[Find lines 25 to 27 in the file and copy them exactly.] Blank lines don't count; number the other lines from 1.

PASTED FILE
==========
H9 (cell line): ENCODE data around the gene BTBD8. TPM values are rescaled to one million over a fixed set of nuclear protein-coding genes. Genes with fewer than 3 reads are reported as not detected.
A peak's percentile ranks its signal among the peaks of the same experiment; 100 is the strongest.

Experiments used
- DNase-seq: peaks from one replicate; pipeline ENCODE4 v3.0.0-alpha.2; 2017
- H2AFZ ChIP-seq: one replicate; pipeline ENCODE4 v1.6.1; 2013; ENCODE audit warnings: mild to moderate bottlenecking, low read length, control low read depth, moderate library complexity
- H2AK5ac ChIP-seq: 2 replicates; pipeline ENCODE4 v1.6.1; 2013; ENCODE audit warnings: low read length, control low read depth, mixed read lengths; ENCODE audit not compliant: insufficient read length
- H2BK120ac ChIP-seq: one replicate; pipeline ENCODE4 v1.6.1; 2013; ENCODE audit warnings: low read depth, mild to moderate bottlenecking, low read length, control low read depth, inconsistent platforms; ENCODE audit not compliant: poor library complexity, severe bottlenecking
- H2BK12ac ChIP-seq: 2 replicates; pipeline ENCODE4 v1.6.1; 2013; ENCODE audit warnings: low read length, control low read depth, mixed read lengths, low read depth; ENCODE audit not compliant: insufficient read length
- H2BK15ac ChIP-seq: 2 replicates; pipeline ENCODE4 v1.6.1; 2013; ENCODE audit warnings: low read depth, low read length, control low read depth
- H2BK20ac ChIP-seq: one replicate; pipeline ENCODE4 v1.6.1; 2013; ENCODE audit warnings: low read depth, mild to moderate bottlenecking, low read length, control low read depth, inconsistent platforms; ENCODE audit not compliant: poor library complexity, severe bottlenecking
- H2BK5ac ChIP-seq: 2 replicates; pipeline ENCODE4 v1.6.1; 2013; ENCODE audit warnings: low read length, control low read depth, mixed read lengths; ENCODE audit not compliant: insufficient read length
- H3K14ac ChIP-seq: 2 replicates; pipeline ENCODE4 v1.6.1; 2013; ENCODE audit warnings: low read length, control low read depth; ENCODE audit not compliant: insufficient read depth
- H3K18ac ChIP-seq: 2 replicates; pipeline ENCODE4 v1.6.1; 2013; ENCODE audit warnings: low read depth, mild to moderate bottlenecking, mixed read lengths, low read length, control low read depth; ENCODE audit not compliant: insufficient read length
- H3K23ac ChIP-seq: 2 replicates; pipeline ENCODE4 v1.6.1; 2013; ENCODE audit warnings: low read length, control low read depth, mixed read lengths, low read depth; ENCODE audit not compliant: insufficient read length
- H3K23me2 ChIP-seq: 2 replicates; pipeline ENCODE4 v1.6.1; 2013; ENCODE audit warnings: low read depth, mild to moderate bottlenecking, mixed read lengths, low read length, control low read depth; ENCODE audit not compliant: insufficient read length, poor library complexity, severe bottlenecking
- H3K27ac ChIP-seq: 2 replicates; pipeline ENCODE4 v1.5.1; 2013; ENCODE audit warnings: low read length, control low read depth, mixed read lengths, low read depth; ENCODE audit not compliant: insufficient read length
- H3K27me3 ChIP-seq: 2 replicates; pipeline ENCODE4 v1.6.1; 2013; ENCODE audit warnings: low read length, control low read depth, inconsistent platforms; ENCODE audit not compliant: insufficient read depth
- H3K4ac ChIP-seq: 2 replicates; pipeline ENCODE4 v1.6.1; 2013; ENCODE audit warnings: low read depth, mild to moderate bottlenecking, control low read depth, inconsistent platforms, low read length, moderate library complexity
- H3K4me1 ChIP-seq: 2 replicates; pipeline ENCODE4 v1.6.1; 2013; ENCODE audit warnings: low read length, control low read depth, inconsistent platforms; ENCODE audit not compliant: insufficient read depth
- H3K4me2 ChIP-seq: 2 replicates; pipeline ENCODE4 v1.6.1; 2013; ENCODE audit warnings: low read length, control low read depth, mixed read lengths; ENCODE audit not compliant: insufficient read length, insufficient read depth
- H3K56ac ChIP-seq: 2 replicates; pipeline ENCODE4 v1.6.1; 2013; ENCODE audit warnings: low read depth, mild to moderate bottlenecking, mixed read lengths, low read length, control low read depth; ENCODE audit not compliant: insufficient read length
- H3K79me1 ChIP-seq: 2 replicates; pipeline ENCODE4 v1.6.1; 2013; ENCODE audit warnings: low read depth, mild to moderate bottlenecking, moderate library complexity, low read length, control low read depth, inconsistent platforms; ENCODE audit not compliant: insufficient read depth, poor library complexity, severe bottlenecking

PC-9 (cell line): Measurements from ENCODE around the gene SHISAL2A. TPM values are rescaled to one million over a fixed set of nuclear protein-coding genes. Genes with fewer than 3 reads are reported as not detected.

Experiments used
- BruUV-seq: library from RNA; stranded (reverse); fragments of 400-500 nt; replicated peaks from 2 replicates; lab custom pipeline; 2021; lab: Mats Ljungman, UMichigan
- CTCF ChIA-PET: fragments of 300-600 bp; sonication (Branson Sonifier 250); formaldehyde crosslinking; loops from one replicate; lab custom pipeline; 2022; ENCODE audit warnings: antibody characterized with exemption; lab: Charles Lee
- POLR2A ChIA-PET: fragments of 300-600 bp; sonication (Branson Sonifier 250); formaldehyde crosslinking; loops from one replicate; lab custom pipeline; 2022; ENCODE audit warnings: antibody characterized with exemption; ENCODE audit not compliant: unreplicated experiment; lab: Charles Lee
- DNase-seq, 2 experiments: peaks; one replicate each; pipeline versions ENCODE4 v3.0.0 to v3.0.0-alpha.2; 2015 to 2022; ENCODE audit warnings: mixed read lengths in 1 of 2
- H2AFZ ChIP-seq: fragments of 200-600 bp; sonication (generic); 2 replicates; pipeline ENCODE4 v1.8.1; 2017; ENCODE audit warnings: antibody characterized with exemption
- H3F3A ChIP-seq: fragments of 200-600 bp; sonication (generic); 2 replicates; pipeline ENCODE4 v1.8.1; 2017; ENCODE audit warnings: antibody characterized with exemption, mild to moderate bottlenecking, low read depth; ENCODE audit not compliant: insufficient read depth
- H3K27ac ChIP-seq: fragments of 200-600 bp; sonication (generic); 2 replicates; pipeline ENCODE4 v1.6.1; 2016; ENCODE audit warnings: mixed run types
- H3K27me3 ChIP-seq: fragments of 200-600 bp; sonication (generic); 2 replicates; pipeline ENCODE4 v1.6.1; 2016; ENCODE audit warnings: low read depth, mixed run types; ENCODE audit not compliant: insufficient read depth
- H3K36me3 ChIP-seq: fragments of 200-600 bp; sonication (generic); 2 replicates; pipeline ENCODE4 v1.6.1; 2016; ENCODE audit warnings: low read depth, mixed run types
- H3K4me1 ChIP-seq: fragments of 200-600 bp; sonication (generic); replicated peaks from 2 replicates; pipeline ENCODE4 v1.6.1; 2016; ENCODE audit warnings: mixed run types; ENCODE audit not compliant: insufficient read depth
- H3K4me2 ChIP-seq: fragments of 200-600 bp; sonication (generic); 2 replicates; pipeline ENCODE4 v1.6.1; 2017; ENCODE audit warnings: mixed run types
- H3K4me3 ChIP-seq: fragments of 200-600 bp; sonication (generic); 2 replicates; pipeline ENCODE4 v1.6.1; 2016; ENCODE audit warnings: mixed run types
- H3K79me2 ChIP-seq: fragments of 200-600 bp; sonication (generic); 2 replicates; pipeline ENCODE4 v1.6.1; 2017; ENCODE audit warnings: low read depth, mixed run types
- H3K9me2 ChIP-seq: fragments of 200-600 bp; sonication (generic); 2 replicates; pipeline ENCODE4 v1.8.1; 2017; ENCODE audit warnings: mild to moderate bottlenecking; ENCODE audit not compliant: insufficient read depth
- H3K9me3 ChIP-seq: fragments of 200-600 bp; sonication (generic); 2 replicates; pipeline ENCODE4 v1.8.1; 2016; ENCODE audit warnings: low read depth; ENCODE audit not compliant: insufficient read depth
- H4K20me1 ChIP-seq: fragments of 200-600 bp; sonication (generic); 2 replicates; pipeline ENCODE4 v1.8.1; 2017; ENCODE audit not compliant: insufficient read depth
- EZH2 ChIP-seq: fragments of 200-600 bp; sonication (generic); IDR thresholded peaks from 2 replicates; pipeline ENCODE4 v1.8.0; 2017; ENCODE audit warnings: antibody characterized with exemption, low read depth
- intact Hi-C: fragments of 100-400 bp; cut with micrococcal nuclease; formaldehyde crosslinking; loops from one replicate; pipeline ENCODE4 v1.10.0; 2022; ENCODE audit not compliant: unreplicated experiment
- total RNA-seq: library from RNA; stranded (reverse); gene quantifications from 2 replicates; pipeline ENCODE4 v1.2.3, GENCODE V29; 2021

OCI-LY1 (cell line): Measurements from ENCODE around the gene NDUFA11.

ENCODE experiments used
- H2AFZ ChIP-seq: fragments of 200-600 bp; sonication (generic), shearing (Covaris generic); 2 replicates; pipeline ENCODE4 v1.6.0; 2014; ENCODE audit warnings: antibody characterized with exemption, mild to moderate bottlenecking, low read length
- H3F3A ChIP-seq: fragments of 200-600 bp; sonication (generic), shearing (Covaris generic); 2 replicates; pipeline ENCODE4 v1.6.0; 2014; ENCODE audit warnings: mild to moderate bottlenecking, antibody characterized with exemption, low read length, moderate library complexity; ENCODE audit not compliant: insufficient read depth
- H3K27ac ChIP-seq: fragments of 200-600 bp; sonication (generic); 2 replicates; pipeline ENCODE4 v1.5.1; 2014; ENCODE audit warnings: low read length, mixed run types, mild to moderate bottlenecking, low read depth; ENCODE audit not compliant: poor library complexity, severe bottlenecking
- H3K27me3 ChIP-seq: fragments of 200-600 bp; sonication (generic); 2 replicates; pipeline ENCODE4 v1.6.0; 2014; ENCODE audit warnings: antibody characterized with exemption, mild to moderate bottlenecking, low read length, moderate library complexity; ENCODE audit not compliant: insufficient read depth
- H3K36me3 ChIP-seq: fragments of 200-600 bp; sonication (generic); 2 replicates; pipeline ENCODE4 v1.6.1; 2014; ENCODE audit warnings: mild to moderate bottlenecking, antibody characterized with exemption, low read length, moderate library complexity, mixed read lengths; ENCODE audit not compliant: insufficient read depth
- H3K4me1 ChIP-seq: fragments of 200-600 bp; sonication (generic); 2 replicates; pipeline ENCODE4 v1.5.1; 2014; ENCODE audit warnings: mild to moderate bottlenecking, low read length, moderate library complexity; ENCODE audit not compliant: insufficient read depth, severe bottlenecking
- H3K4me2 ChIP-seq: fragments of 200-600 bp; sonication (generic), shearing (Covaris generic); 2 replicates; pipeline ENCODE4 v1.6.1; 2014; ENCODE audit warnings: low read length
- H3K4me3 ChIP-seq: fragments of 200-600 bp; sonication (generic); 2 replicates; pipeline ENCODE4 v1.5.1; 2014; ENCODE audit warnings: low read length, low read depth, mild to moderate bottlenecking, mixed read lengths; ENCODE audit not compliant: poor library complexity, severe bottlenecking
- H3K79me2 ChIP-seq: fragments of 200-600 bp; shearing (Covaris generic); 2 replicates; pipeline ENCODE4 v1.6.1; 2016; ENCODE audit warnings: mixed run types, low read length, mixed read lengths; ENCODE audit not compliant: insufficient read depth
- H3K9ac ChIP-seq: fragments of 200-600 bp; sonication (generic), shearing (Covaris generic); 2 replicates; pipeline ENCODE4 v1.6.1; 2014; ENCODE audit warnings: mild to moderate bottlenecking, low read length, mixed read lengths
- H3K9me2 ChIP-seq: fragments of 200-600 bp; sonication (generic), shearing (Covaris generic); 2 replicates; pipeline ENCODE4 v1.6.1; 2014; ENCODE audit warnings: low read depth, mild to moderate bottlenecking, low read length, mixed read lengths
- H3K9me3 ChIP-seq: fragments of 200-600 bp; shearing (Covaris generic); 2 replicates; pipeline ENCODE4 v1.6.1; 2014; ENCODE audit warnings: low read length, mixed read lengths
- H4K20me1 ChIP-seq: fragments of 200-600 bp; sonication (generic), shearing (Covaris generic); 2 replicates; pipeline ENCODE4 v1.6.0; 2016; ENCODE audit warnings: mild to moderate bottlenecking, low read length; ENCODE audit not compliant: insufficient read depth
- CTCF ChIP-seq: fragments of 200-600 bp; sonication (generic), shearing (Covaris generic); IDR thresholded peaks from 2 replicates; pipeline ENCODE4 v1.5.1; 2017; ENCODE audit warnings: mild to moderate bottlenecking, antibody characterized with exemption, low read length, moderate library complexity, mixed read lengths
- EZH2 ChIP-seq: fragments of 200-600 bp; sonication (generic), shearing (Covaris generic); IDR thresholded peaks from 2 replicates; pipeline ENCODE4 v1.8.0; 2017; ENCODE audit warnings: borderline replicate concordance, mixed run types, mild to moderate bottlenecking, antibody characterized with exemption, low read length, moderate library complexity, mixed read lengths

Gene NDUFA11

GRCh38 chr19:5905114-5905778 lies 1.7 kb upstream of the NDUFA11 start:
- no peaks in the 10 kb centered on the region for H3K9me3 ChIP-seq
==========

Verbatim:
- BruUV-seq: library from RNA; stranded (reverse); fragments of 400-500 nt; replicated peaks from 2 replicates; lab custom pipeline; 2021; lab: Mats Ljungman, UMichigan
- CTCF ChIA-PET: fragments of 300-600 bp; sonication (Branson Sonifier 250); formaldehyde crosslinking; loops from one replicate; lab custom pipeline; 2022; ENCODE audit warnings: antibody characterized with exemption; lab: Charles Lee
- POLR2A ChIA-PET: fragments of 300-600 bp; sonication (Branson Sonifier 250); formaldehyde crosslinking; loops from one replicate; lab custom pipeline; 2022; ENCODE audit warnings: antibody characterized with exemption; ENCODE audit not compliant: unreplicated experiment; lab: Charles Lee